LANSING - Attorney
General Bill Schuette today announced his support for proposed legislative
reforms intended to strengthen the hand of prosecutors and law enforcement to
combat mortgage fraud. Schuette joins State Senator James Marleau (R-Lake
Orion), Secretary of State Ruth Johnson and Oakland County Register of Deeds
Bill Bullard, who came together this morning to support legislative reforms in
light of recent allegations of fraudulent mortgage documents filed in Michigan.
homeowners deserve every possible legal protection against the devastating
effects of mortgage fraud," said Schuette. "I welcome reforms that will give
prosecutors and law enforcement the tools they need to crack down on mortgage
fraud and protect homeowners."
package of bills introduced in the Michigan Senate will change Michigan law to
better confront the devastating affects of mortgage fraud, including:
Bill 252, sponsored by Senator James Marleau (R-Rochester), which increases the
penalty for violations of the notary act when a document affects interest in
real estate from a misdemeanor to a four year felony;
Bill 253, sponsored by Senator John Gleason (D-Flushing), which amends
sentencing guidelines to reflect the new felony penalty for notary violations
related to real estate;
Bills 249 and 250, sponsored by Senator Darwin Booher (R-Evart), which increase
the penalties for the crime of false pretenses (fraud) over $20,000;
Bill 251, sponsored by Senator Mike Nofs (R-Battle Creek), which increases the
statute of limitations from six to ten years for crimes related to real property
transactions. This will allow extra time for investigators, especially in cases
when the crime is not revealed until years after the transaction is completed;
Bills 43 and 44, sponsored by Senator Tupac Hunter (D-Detroit), which define the
specific crime of "Mortgage Fraud," giving prosecutors a more precise tool to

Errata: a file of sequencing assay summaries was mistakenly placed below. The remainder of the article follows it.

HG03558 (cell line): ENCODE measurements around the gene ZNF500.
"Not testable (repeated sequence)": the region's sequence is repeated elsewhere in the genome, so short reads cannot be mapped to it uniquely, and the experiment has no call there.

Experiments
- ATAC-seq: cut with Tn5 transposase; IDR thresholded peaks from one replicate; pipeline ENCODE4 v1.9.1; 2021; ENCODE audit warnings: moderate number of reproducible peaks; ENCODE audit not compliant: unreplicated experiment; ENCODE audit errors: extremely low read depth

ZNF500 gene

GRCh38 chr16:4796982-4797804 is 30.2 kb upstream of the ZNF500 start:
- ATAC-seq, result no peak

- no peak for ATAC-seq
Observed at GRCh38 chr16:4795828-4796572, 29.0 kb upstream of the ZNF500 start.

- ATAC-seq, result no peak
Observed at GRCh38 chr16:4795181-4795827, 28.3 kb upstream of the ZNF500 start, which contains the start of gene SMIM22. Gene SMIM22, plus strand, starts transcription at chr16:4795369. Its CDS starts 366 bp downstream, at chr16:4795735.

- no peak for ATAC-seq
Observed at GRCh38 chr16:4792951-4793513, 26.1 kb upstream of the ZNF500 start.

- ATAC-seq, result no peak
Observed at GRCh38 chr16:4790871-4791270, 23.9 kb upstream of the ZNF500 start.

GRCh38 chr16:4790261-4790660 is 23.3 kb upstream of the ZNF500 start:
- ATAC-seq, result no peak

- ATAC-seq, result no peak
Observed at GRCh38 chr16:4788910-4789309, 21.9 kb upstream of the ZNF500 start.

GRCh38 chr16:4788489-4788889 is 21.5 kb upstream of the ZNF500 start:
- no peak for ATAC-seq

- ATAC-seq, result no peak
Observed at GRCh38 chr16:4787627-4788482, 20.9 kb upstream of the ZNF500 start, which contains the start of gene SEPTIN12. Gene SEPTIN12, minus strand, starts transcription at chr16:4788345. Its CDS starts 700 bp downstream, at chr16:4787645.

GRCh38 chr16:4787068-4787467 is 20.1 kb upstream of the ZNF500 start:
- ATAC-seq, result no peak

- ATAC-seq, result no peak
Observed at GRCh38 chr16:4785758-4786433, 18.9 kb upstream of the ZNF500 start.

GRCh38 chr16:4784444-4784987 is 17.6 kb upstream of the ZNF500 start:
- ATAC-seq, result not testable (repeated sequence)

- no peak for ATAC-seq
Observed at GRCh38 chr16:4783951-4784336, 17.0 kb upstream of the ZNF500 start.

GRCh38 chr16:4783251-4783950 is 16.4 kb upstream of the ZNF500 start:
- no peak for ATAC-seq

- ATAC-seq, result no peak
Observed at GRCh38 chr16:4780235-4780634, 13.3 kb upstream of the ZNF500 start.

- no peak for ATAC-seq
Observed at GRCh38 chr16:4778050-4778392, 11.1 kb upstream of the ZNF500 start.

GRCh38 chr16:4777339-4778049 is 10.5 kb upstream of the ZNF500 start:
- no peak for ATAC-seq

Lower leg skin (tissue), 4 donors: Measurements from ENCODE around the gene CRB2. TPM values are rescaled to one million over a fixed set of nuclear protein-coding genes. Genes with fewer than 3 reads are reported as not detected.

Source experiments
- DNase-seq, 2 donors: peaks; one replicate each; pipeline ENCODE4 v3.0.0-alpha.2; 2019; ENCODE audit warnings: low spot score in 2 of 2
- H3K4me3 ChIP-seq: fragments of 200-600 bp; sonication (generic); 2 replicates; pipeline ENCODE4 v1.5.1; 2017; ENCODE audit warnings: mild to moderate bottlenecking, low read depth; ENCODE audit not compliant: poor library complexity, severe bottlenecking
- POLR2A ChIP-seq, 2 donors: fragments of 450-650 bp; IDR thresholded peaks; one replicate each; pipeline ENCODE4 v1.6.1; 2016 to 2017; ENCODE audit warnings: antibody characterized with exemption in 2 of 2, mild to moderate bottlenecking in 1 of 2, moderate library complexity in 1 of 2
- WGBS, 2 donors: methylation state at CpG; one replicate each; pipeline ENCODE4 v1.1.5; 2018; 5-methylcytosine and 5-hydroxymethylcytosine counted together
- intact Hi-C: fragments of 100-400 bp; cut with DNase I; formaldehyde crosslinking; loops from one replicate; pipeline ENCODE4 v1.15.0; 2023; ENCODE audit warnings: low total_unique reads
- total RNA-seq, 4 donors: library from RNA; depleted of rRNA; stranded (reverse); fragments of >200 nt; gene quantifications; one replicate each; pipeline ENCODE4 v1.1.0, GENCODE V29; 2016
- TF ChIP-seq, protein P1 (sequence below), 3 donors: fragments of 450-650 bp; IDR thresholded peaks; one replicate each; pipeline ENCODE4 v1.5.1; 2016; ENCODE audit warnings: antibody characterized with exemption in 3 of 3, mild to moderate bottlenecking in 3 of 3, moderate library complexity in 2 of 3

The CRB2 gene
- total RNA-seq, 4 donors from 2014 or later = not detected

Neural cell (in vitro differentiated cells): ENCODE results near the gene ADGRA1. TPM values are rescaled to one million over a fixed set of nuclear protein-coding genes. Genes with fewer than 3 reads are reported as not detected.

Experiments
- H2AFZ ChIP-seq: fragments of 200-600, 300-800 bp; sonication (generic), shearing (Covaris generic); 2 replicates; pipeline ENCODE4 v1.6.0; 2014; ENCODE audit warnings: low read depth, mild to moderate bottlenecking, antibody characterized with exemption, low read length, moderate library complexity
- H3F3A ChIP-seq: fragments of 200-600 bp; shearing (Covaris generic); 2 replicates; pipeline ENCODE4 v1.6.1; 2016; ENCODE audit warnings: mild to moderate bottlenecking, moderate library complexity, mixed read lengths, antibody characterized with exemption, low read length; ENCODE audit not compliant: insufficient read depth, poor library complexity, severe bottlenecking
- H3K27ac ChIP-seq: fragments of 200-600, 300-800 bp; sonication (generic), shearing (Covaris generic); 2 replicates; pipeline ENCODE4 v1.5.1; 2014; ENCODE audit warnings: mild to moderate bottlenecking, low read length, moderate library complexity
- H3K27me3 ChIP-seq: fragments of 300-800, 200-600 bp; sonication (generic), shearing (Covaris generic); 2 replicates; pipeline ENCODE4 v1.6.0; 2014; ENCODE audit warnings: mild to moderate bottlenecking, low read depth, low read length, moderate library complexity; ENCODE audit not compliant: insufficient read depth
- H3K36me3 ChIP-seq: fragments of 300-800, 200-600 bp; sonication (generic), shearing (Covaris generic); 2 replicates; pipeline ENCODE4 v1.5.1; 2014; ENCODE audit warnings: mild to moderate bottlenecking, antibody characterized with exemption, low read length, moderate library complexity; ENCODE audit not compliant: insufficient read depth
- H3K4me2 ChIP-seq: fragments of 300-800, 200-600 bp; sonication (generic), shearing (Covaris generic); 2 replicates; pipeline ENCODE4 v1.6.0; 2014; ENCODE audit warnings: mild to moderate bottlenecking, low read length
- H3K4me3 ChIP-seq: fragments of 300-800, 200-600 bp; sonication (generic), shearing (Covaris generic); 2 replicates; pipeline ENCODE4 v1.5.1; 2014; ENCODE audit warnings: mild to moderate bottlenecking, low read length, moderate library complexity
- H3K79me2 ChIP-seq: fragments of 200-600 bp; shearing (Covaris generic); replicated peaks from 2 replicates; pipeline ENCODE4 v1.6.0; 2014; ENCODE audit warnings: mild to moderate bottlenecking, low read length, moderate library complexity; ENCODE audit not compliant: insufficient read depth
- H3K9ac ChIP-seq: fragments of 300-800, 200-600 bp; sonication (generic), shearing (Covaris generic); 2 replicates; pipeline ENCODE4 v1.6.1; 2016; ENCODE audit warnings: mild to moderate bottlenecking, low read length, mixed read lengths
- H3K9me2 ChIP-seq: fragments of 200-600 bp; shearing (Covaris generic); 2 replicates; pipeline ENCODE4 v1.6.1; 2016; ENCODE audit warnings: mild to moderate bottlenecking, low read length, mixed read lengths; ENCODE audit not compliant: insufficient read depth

Attorney General's office has played an aggressive role in prosecuting
individuals and companies for mortgage-related crimes cross the state.
Schuette has spoken with registers of deeds across the state and
has initiated an investigation in response to their concerns that thousands of
forged mortgage documents were filed in Michigan during the current foreclosure
crisis. Schuette is also working with fellow attorneys general in a national
workgroup examining mortgage lending practices, including the robo-signing issue
and consumer protection concerns.
reminds Michigan homeowners that citizens do not need to pay to speak with their
lender or servicer, or to obtain outside assistance with foreclosure issues.
Free local assistance with foreclosure issues can be found by calling the
Michigan State Housing Development Authority at (866) 946-7432.
Schuette noted that Michigan's Credit Services Protection Act prohibits the
charging of upfront fees for mortgage services. Schuette urges any consumers
who paid upfront fees to an individual or mortgage modification company for
services that were not provided to file a consumer complaint online with the
Attorney General's Consumer Protection Division online at